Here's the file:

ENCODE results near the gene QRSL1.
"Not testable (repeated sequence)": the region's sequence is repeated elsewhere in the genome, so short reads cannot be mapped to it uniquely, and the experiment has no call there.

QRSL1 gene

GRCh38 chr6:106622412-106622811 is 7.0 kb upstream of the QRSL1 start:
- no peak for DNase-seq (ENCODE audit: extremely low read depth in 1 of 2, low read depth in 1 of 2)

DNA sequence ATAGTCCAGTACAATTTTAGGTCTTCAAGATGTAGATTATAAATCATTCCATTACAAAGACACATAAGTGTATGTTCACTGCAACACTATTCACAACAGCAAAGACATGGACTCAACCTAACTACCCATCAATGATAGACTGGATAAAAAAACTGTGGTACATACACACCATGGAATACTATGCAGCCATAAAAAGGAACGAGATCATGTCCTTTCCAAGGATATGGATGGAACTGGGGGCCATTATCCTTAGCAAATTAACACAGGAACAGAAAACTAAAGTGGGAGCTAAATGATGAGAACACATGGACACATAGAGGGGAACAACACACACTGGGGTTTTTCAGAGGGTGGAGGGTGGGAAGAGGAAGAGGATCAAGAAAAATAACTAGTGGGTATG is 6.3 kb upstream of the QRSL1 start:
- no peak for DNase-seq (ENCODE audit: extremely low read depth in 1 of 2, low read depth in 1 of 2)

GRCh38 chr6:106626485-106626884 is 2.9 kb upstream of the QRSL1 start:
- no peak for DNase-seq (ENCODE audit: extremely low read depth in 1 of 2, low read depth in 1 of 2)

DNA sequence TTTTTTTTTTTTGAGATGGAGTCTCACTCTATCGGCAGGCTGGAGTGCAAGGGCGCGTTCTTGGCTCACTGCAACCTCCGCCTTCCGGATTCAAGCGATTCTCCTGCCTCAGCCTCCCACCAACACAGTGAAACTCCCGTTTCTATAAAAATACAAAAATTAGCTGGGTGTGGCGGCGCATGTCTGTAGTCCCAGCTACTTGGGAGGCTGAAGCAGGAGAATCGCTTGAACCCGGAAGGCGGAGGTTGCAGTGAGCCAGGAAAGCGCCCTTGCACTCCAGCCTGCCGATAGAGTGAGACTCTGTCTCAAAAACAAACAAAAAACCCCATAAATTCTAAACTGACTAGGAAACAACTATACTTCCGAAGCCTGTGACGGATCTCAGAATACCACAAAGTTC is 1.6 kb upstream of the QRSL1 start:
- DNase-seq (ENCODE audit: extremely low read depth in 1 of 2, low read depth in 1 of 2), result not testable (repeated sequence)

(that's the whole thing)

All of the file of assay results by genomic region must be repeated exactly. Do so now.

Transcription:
ENCODE results near the gene QRSL1.
"Not testable (repeated sequence)": the region's sequence is repeated elsewhere in the genome, so short reads cannot be mapped to it uniquely, and the experiment has no call there.

QRSL1 gene

GRCh38 chr6:106622412-106622811 is 7.0 kb upstream of the QRSL1 start:
- no peak for DNase-seq (ENCODE audit: extremely low read depth in 1 of 2, low read depth in 1 of 2)

DNA sequence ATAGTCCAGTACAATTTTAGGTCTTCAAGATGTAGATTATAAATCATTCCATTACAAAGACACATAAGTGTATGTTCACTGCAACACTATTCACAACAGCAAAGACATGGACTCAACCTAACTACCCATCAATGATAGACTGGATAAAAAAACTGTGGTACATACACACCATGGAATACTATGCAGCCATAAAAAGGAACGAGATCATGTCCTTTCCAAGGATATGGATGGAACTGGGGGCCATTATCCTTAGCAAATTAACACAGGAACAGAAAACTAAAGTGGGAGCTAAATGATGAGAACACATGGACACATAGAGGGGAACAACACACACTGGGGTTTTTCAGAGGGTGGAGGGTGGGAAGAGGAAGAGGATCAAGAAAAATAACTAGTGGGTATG is 6.3 kb upstream of the QRSL1 start:
- no peak for DNase-seq (ENCODE audit: extremely low read depth in 1 of 2, low read depth in 1 of 2)

GRCh38 chr6:106626485-106626884 is 2.9 kb upstream of the QRSL1 start:
- no peak for DNase-seq (ENCODE audit: extremely low read depth in 1 of 2, low read depth in 1 of 2)

DNA sequence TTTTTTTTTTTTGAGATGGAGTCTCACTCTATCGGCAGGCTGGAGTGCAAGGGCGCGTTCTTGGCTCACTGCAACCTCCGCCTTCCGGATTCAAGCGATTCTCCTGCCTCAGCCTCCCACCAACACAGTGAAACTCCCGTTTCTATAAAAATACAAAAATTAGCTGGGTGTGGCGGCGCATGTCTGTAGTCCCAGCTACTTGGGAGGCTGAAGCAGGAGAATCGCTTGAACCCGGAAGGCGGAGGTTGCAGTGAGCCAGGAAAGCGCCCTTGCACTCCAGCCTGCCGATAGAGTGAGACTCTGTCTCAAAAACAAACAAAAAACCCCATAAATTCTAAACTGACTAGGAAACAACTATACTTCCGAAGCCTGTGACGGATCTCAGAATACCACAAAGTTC is 1.6 kb upstream of the QRSL1 start:
- DNase-seq (ENCODE audit: extremely low read depth in 1 of 2, low read depth in 1 of 2), result not testable (repeated sequence)